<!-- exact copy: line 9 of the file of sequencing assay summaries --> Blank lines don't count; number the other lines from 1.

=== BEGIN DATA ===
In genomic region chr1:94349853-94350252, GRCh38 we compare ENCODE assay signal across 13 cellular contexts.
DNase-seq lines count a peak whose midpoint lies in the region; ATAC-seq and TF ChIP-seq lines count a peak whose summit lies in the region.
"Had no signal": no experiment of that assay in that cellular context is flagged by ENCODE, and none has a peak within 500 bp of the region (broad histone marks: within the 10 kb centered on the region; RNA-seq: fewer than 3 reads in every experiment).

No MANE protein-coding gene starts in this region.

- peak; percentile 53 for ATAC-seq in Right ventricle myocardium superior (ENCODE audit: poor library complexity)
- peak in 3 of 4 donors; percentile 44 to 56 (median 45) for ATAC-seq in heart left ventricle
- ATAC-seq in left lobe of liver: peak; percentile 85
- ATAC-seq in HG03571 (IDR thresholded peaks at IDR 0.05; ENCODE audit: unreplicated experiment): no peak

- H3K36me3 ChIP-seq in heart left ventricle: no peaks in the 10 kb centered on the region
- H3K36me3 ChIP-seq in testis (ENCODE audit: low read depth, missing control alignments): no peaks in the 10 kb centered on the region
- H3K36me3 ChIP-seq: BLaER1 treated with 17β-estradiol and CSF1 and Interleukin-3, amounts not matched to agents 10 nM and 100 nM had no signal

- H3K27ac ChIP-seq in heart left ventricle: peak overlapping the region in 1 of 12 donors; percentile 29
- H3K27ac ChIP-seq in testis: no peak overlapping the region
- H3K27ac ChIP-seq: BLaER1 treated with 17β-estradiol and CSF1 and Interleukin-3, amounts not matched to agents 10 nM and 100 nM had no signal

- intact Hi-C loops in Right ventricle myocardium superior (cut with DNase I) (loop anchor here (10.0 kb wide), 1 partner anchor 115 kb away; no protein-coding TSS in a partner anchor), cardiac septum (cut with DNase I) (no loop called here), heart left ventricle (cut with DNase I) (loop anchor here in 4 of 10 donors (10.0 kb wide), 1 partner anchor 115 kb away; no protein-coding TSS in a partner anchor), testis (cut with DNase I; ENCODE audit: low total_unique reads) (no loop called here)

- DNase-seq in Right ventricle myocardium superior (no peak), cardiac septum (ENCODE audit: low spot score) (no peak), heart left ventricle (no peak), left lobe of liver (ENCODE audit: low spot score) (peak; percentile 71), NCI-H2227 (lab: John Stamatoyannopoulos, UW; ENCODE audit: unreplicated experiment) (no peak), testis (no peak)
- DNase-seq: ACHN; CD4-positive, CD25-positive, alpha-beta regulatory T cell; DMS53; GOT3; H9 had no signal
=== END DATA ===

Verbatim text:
- H3K36me3 ChIP-seq in heart left ventricle: no peaks in the 10 kb centered on the region